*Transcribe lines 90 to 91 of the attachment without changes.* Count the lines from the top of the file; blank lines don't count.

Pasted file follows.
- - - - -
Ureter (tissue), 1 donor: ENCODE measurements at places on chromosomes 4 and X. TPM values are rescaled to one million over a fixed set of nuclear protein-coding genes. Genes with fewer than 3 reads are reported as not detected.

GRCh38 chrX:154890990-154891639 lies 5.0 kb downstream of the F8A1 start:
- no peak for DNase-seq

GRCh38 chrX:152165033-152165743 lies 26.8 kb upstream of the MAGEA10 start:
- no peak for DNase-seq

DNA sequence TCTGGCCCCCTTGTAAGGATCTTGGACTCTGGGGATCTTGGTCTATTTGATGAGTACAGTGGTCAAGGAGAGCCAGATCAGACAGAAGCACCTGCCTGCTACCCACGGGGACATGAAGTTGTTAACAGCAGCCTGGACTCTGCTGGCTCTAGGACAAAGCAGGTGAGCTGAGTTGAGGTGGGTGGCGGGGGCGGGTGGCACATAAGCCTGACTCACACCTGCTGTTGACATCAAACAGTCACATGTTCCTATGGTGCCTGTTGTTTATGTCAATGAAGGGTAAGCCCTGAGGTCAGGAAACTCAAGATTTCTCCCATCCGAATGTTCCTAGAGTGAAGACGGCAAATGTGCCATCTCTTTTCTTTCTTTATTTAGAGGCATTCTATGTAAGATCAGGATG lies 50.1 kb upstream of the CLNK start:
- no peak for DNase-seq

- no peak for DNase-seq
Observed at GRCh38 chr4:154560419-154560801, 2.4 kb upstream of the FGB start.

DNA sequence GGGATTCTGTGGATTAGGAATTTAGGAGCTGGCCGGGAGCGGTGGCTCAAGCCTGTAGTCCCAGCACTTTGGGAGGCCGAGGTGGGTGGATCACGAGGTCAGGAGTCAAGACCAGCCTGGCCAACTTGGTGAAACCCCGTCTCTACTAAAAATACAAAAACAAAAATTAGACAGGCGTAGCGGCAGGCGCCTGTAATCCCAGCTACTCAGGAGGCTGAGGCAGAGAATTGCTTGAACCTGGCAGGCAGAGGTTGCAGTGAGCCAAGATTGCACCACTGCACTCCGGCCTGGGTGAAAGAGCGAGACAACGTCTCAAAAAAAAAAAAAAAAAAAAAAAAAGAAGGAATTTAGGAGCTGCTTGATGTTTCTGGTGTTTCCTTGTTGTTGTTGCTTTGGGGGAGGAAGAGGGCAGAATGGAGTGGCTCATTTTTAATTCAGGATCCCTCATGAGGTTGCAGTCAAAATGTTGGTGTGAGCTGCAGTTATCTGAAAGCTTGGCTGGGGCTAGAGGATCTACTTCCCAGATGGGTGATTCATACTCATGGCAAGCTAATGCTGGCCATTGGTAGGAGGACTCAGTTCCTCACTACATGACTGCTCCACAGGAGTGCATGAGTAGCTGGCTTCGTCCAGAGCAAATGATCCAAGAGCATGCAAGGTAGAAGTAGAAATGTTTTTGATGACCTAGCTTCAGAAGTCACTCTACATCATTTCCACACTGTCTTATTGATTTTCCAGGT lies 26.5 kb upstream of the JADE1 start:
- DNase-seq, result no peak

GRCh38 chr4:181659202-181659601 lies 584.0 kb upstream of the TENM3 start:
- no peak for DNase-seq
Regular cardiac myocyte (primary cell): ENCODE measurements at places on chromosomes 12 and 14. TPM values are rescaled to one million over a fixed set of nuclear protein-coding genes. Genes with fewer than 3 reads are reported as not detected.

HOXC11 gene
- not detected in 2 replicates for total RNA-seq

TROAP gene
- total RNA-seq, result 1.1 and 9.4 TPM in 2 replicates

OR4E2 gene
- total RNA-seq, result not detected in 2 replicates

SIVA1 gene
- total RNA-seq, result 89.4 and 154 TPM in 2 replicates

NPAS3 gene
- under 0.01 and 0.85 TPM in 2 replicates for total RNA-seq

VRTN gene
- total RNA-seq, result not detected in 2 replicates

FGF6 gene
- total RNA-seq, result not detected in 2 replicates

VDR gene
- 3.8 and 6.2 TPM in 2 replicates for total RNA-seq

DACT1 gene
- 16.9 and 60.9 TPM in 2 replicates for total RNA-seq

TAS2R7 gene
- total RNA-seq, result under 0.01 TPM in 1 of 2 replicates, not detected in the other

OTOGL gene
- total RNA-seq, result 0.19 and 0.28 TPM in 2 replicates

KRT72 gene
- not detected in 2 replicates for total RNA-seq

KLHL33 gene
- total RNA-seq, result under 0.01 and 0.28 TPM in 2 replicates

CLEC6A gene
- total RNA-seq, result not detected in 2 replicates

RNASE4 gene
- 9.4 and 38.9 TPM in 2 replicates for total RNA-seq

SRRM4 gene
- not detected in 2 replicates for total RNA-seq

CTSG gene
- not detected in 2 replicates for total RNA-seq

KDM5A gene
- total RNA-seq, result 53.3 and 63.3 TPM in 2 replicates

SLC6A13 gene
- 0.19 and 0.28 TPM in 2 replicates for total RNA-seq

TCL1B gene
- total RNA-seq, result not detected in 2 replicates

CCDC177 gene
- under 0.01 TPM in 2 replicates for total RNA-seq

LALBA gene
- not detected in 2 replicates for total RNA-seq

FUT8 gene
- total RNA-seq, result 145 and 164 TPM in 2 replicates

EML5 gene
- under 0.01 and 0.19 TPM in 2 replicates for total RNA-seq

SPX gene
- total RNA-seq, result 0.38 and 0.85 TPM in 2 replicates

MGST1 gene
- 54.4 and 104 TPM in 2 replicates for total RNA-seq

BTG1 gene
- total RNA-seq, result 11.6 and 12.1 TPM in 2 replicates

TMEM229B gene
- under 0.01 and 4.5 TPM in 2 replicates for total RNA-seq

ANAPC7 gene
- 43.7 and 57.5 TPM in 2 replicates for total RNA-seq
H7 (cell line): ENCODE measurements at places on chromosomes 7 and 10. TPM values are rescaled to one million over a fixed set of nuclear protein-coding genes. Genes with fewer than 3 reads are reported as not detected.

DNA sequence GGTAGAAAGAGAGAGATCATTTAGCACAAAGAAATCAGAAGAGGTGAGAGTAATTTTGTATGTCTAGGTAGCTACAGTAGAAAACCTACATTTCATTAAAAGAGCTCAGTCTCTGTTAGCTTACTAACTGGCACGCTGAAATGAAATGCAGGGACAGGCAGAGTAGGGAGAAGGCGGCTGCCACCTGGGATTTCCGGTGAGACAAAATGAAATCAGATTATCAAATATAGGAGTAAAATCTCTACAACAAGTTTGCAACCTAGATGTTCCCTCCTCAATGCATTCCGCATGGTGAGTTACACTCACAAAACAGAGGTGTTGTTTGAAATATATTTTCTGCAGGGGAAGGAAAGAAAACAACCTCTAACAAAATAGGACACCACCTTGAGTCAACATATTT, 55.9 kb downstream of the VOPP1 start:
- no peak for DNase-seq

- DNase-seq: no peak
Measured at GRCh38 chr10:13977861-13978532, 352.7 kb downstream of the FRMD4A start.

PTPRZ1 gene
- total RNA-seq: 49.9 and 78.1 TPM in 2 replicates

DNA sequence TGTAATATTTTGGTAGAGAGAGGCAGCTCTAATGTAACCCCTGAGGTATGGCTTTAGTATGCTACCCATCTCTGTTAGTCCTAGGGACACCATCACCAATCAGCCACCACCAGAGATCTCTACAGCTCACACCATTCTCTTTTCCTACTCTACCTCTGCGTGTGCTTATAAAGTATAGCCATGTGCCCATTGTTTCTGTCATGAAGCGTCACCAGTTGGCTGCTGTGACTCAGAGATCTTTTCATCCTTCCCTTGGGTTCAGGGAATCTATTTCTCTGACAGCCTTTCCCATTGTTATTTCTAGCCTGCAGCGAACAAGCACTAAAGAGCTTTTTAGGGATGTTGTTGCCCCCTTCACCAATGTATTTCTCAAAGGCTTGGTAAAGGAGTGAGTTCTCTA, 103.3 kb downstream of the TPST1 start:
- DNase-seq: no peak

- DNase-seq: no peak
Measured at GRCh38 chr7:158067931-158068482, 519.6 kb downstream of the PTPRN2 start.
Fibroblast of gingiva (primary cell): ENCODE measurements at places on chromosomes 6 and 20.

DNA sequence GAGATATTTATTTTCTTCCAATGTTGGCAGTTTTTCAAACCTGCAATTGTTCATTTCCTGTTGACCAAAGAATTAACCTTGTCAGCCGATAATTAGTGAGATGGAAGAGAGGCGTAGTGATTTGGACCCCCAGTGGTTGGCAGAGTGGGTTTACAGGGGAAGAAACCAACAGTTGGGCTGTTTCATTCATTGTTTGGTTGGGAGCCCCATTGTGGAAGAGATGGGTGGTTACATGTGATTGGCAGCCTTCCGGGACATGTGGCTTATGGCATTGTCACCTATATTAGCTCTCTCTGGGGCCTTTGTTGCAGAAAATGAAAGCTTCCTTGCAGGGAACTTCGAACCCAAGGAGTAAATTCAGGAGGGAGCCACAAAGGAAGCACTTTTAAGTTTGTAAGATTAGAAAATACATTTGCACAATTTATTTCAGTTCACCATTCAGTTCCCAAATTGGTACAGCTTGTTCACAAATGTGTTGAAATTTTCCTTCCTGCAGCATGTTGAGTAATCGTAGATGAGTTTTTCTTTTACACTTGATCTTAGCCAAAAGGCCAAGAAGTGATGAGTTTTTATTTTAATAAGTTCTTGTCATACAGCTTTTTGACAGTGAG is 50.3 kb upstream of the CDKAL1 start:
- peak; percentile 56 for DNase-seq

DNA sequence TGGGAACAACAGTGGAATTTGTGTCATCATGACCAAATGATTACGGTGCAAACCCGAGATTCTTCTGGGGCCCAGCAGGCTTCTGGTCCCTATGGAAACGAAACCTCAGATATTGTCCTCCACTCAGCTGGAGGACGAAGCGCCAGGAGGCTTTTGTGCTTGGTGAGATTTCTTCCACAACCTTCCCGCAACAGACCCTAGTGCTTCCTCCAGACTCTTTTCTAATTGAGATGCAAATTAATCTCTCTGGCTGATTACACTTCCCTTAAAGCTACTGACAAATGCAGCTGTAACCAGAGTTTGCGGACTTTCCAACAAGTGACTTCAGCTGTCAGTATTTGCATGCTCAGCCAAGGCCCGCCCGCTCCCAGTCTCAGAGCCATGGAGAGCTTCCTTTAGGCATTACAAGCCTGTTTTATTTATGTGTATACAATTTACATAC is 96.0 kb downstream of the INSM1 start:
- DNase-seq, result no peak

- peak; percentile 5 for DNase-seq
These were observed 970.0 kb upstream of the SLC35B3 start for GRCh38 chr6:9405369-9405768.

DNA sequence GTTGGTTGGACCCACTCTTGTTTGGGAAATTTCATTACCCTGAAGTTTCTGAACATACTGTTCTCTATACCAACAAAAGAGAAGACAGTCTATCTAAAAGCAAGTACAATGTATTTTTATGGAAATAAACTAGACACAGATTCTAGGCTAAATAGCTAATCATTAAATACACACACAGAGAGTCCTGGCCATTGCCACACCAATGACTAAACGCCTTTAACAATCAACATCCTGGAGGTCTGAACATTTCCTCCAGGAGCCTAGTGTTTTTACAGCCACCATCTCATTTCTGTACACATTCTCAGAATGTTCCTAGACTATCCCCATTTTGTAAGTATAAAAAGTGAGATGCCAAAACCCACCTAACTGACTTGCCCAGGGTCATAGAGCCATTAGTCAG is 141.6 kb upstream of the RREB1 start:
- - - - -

These were observed 970.0 kb upstream of the SLC35B3 start for GRCh38 chr6:9405369-9405768.

DNA sequence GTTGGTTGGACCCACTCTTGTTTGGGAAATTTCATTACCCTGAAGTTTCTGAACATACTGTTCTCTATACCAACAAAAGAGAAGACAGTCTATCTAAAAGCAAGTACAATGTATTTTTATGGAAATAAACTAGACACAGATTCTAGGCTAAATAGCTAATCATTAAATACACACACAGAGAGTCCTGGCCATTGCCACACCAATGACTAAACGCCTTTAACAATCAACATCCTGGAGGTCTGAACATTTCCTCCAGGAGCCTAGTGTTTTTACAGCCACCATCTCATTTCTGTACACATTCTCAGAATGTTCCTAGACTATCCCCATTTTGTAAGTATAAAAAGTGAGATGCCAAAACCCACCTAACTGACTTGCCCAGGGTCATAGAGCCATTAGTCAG is 141.6 kb upstream of the RREB1 start: